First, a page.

VOGONS


First post, by Anilocin

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Hello,

I am building my first retro build and I need some help which ethernet card I should buy.

I have bough this hardware so far:
Asus CUV4X + P-iii 733 + 512MB SDRAM + a generic s370 cooler
GF4MX 440 SE 64MB AGP
Creative SoundBlaster Live! 5.1 SB0100 PCI
Toshiba Samsung SH-D162 DVD Drive
1.44 MB FDD
Maxtor 60GB HDD
Corsair CV450 PSU
a few IDE ribbon cables

Can somebody recommend a decent (and decently priced) Ethernet Card with Win9x and 2k/XP support?

I am thankful for any responses!

Medion Titanium MD 9783 (Notebook)
Intel Pentium 4 2.0 Ghz Northwood
2x256mb (512mb) DDR266
ATi Radeon Mobility M6-C32 32MB DDR
Intel i845 Chipset
Avance AC'97 ALC201 Audio
100GB 44pin PATA HDD from Seagate
1024 x 768 LCD

Reply 1 of 14, by Jorpho

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There is currently a lengthy thread about how the GeForce4 MX is a terrible card for most purposes. But that is a different matter.

Any PCI network card you can find will probably be fine; there's no need to be choosy. If you just want to pick one, then the 3COM 905B seems to be abundant.

Reply 3 of 14, by Mister Xiado

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I've got a Linksys LNE100TX in mine, and I've never had any trouble with it. I recall only ever having some issues with a D-Link card years back, which caused me to stick with Linksys cards for years.
Even now, every single router in my house, wired, or wireless, is a Linksys router, and every one of them shares the same color scheme. Because it's awesome. That said, if something clearly superior became available, I wouldn't turn my nose up at it out of some misguided sense of brand loyalty.

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Reply 4 of 14, by dionb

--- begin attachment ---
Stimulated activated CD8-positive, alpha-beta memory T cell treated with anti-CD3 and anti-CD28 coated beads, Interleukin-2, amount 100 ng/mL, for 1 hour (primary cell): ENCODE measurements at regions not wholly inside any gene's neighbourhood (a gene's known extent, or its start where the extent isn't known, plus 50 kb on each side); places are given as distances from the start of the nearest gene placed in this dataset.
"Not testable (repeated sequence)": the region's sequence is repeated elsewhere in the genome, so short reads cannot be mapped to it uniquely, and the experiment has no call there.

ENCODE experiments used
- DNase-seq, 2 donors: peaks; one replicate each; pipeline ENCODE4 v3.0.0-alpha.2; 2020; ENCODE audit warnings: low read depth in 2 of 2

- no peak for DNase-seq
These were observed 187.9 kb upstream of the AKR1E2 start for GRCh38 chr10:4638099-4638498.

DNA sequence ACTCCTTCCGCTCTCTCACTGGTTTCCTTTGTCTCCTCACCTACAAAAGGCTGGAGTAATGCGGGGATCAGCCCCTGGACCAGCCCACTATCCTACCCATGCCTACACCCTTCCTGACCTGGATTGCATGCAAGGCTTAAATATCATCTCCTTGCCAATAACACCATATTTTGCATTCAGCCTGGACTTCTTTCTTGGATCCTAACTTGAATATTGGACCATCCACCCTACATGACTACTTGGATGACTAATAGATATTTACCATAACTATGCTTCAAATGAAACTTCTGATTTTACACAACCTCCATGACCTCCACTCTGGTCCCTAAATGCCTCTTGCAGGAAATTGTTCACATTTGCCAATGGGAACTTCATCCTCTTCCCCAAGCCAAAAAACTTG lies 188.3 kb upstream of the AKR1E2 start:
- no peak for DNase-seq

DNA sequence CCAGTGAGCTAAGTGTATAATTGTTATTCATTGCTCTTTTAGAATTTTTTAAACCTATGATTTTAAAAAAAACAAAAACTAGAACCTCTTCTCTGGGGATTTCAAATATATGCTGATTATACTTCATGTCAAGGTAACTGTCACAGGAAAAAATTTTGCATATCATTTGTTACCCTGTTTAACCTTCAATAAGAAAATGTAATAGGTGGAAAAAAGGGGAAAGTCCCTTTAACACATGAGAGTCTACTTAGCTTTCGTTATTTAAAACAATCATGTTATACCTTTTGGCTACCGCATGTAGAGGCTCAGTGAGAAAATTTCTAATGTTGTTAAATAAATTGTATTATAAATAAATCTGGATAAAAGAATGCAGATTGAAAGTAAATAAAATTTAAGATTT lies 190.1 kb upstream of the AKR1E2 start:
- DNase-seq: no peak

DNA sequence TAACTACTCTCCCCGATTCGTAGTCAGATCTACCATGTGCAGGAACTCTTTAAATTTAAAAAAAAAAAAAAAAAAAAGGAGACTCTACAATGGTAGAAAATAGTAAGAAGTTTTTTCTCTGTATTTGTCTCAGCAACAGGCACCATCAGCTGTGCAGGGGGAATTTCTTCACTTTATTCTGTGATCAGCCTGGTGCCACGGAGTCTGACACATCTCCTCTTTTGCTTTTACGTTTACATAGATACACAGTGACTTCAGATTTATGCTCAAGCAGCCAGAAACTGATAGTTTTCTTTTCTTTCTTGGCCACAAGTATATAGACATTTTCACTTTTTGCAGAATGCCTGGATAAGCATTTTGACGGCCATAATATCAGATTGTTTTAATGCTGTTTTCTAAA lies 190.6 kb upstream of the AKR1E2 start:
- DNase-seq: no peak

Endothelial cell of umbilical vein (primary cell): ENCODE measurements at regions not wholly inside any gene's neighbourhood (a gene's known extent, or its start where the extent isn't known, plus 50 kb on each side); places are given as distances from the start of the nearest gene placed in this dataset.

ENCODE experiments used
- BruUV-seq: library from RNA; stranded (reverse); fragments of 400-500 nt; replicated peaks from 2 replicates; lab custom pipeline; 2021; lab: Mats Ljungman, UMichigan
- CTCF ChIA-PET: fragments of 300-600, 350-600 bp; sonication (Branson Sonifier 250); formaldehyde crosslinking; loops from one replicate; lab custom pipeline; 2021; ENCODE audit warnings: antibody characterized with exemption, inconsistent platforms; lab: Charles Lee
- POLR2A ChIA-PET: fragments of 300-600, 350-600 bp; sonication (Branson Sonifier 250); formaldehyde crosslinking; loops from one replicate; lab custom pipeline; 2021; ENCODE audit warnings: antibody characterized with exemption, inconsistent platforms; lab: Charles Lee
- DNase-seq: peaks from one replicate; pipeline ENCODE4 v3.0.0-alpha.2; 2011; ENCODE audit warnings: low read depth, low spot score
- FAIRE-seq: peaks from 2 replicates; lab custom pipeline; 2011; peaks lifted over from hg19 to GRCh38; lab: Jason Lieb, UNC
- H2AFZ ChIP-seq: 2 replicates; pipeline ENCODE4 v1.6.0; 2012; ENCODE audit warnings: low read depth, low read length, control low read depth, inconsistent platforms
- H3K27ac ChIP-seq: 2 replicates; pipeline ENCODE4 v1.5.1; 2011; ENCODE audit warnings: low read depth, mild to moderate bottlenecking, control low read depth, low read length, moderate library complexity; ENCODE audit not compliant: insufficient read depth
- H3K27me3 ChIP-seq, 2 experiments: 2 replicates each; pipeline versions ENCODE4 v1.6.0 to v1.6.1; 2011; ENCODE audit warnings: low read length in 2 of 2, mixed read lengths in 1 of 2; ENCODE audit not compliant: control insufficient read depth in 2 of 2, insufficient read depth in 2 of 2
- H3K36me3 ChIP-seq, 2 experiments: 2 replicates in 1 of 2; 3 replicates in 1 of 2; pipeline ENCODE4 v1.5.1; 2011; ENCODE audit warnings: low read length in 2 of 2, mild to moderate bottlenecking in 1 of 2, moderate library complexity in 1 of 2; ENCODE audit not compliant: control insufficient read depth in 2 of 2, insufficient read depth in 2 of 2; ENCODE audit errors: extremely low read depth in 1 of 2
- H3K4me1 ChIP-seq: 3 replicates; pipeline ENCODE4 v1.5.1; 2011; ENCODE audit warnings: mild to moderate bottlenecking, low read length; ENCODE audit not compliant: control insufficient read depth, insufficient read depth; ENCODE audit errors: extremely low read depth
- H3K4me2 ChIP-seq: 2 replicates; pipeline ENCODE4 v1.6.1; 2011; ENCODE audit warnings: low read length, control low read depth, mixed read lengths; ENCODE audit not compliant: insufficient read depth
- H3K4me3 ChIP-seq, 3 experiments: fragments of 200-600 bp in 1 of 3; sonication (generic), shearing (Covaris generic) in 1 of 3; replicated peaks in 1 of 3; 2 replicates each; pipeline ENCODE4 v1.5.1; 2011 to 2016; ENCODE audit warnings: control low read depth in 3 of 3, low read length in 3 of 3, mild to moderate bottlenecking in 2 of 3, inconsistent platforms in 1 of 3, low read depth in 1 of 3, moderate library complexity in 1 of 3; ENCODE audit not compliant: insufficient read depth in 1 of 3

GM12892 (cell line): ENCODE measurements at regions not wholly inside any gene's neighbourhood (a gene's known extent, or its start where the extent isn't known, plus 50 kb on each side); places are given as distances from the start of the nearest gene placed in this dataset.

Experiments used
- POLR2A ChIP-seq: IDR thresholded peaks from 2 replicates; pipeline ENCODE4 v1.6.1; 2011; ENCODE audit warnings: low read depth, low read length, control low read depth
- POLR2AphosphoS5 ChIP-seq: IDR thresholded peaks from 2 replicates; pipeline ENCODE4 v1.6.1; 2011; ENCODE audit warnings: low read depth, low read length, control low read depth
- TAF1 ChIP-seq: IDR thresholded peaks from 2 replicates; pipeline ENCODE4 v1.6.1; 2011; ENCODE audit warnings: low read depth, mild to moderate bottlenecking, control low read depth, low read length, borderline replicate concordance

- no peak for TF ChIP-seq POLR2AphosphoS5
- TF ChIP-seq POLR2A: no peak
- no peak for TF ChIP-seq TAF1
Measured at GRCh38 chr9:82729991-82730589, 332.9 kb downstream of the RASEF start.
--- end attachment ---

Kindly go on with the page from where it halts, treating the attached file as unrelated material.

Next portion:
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I'd avoid RTL8139-type chips. They have bullet-proof drivers, but CPU usage is high. 3Com Etherlink III cards are a good bet, as are Intel and DEC-based ones. The LNE100TX is a DEC Tulip.

That applies even more with Gigabit cards, they will devour CPU cycles if you're not careful.

Reply 5 of 14, by darry

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dionb wrote on 2020-10-06, 17:02:

I'd avoid RTL8139-type chips. They have bullet-proof drivers, but CPU usage is high. 3Com Etherlink III cards are a good bet, as are Intel and DEC-based ones. The LNE100TX is a DEC Tulip.

That applies even more with Gigabit cards, they will devour CPU cycles if you're not careful.

And don't expect great performance with any Gigabit NIC under Windows 9x , no matter what settings you end up tweaking . See this thread Pentium III + Windows 98, Slow network transfers

Reply 6 of 14, by Vynix

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I use a RTL8169S-32 based NIC (Connectland CR-GIGA-32B sometimes known as CR-CNL-GIGA-32B) in my S7 P133/i430VX rig, so far I haven't noticied any unusual behavior (or high CPU usage for that matter).

I kept it purely because of its wide array of supported OSes (it is supported from Windows 98 all the way up to Windows 10 according to Realtek's website).